Test Your Results

Walk-Forward Evaluation

by Donald W. Pendergast Jr.

When you design a trading system, you want to see an extensive set of walk-forward tested results. Here’s how you can do that.

Every system trader wants to see a healthy set of historically backtested results that will engender a sense of confidence before they begin to consider trading a given system with real money. But the truly savvy system trader will also want to see an extensive amount of forward-tested results from the same system using previously unseen data. A trading system that passes muster in both back- and forward-test mode (also known as “in sample” and “out of sample” [OOS] modes, respectively) has a far more promising future in the real world of trading than one that simply looks good when backtested over historical data. Every serious system trader should demand that both sets of test data be made available to them before they fork over their hard-earned money for any system, no matter who the developer is.

In Figure 1 you see the forward-tested results for an emini stock index futures trading system that I developed last year. I originally tested it on six months of historical data and after fine-tuning it, I decided to run it in forward-test mode for the long haul to see if the underlying market concept of the system was truly valid.

Image 1

FIGURE 1: FORWARD-TESTED RESULTS. There were 229 hypothetical trades between September 28, 2010, and June 7, 2011. After a lengthy period of drawdowns and choppiness, the system did prove itself. But is this the right system for you?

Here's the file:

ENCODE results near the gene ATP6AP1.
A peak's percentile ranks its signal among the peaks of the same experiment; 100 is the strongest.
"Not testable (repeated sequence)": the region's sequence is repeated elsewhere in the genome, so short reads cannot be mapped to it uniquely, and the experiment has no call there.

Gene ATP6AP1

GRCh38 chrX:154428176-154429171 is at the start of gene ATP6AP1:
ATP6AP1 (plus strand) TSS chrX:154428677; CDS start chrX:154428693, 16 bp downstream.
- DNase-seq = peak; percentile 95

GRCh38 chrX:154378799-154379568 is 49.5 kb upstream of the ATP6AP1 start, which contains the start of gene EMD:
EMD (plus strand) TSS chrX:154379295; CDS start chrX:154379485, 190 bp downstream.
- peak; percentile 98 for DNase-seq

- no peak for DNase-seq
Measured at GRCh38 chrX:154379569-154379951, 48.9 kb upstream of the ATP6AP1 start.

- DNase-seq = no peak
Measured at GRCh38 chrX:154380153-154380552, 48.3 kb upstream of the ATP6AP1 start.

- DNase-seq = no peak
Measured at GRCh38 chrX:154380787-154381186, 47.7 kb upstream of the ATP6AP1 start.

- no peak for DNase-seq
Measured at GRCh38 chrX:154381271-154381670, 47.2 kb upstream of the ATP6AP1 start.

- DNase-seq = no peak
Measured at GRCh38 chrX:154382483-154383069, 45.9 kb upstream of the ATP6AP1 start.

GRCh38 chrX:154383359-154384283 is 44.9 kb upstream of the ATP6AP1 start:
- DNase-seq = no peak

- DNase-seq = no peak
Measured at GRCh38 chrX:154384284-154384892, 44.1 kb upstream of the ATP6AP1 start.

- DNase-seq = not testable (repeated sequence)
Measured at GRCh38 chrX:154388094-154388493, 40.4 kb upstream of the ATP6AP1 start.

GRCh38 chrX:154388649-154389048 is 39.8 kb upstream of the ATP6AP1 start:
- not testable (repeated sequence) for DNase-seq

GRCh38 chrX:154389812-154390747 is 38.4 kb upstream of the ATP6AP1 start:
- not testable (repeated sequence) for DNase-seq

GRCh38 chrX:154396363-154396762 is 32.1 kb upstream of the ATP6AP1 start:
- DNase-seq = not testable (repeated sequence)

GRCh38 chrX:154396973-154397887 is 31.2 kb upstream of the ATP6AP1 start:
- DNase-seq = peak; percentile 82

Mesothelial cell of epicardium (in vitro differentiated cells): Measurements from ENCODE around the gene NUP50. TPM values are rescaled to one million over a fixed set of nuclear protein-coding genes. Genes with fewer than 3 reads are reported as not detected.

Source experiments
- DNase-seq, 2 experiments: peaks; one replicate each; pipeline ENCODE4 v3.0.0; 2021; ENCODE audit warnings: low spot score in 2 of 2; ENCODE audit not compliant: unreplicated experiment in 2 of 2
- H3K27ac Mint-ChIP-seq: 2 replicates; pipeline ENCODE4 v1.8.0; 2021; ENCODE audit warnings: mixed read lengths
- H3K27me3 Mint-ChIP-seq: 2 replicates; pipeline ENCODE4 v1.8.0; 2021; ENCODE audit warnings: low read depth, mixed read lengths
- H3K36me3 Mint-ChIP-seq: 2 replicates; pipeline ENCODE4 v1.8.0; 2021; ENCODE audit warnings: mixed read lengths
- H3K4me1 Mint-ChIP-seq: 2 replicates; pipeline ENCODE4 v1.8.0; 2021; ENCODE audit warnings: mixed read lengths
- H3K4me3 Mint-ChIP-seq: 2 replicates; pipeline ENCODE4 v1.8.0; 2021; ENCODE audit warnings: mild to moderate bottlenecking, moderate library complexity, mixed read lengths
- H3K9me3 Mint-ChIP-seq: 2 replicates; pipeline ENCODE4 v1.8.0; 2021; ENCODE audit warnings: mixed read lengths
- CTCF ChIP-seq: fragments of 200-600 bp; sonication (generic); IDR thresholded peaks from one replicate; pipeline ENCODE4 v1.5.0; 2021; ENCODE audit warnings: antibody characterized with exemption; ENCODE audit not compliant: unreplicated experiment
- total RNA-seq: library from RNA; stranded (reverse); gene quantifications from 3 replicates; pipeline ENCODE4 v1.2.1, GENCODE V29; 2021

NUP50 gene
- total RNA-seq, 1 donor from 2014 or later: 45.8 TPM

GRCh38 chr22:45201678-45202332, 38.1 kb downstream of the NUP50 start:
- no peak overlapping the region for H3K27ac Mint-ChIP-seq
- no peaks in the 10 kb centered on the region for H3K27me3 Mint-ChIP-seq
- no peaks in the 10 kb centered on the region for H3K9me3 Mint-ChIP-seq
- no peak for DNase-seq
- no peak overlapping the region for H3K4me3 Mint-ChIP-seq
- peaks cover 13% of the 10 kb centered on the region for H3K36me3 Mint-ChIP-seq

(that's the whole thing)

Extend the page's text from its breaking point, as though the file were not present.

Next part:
To do so, at the close of each trading session (0930 to 1600 Eastern time, Monday through Friday) I manually entered the trades into Adaptrade’s Market System Analyzer (MSA) using the commission, slippage, contract size, and starting balance you see on the chart in Figure 1. It was been a long and grueling test, but after 229 trades in OOS mode, it appears that the system has proved itself, and despite having endured some lengthy periods of drawdown and sideways choppiness, it has gone on to make new equity highs in recent trading action.

Now, before you decide that this is the trading system that will do the job for you, ask yourself a few difficult questions with as much honesty as you can muster — because you’re only fooling yourself if you aren’t honest with yourself:

  1. If you had begun trading this system on February 24, 2011 (the day after the highest value in the equity curve [$19,370] was reached — prior to the new high of June 1, 2011, that is), could you have stayed with the system through the ensuing 18.7% drawdown (one that endured for 57 trades) that lasted until May 5, 2011? The dollar amount of the drawdown was $3,630. Would you still be hot to trade a system after it’s had a long streak of any kind?

…Continued in the January issue of Technical Analysis of Stocks & Commodities

Return to Contents